As she opened the door and welcomed me into her home on a snowy morning in Tehran, K. (her name is withheld to protect her anonymity) – a 33-year-old mother – appeared to me as an unexpected epiphany. A brunette, speaking fluent English in a surprising American accent, she was wearing only skimpy shorts and a clingy tank top, showing her bare skin and her boyish haircut.
That day, K. talked to me on camera for three hours straight. She spoke freely, without hesitation, giving me the most outspoken, courageous and defiant interview I could ever hope for as a journalist in Iran.
No, I am not afraid she said at the end – while I was rolling my last tape. These are my thoughts, and there is nothing I said that I cannot take the consequences for. … I am actually very happy I told you about myself.
I only had two weeks in Iran. I traveled there alone with my Italian passport, hoping to shoot the second part of my first documentary, “They Call Me Muslim, a project I undertook as a Fulbright fellow at Berkeley s Graduate School of Journalism.
But it s tough to make a movie in Iran – especially for a woman. I had to wear a hijab, or Muslim headscarf, and remain inconspicuous as I gathered footage. Shooting scenes on the subway, on the street and at illegal late-night parties was risky, because the Iranian police patrol the streets and watch women closely to enforce the dress code.
The toughest part was in fact access: finding women who were willing to tell me their stories.
Before my departure, I had lined up several interviews through Iranian-American contacts in California. But when I got to Iran, my main source was too scared to participate in the project, so I started conducting private meetings with other women – lawyers, filmmakers, journalists, bloggers, photographers – and finally K., a woman who felt a documentary could move beyond stereotypes and give the Western world an accurate portrait of Iranian women.
But Iran was only half of the story.
They Call Me Muslim is a tale of two women struggling for their individual freedom – one who wants to wear the hijab, another who wants to take it off.
Samah, a French Muslim girl in Paris, feels naked without her hijab, but was banned from wearing it in the classroom. K., on the contrary, wouldn t wear the hijab if she weren t forced to do so by the regime.
I shot the film from December 2004 to January 2005. The idea for the project struck me about a year before when France enacted a controversial law banning religious symbols, including the hijab, in public schools. The law generated only minor interest in the United States but sparked a fiery debate in France. I started imagining the dilemma some Muslim girls were going through as they faced a dramatic choice between religious belief and education.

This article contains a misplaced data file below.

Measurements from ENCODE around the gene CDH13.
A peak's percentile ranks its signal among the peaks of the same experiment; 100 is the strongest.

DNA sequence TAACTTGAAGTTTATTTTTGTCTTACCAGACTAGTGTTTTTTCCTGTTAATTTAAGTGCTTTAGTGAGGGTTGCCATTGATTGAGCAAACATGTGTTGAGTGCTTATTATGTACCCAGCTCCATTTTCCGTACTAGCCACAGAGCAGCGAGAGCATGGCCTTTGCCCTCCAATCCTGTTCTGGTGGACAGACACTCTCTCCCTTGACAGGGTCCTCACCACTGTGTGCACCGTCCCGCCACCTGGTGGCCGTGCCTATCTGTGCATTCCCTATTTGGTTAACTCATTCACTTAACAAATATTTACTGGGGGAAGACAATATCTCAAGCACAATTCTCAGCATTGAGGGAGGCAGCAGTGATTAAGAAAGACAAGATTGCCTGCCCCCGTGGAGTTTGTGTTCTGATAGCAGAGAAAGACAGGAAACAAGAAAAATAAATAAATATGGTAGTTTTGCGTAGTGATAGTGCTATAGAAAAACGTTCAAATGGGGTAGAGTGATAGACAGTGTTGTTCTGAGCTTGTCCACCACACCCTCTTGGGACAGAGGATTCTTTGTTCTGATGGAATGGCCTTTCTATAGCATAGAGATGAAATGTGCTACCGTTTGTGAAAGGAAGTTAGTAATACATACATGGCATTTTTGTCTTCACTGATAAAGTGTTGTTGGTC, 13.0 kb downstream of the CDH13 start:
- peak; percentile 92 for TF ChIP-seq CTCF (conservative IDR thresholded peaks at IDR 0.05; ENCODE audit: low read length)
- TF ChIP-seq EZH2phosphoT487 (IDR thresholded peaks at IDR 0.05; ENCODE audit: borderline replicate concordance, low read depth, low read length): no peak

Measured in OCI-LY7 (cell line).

Having lived in Paris myself as a teenager, I was intrigued by what was going on in France. The law on religious symbols affected some 800 Muslim girls, and a few who refused to take off the hijab were even expelled from school. It seemed paradoxical that a country like France – one of the true models of democracy in the West and a country so deeply rooted in the revolutionary principles of Liberté, Egalité, Fraternité – was expelling girls from public schools for exercising their Liberté on a personal matter. France seemed to be denying its people one of the basic principles and foundations of democracy.
Through this film, I wanted to explore freedom of choice in both cultures, East and West, though neither is of course monolithic. I wanted to give voice to a minority, fighting against discriminatory laws. In France, girls who wanted to wear the hijab were seen as rebels. But in Iran, the rebels were girls who dared to walk down the street wearing tiny, transparent and slippery headscarves. I wanted those women to speak for themselves. And the final message – if there is one – is the need for women to be free to choose, to find their own voices, and to dialogue with each other for a better understanding.
After seeing the film, both K. and Samah expressed respect for each other s position. While Samah didn t see Iran as a model for Islam because in her opinion women should not be forced to wear the hijab, K. felt French secularism – as a foundation of democracy – could be better appreciated if one lived in a country like Iran. In fact, she even hinted about the desire to move to France one day.
Diana Ferrero, a native of Rome, is a reporter and producer currently working in Washington, DC for Al Jazeera s new English-language channel. This article is part of a series on freedom of expression written for the Common Ground News Service, www.commongroundnews.org.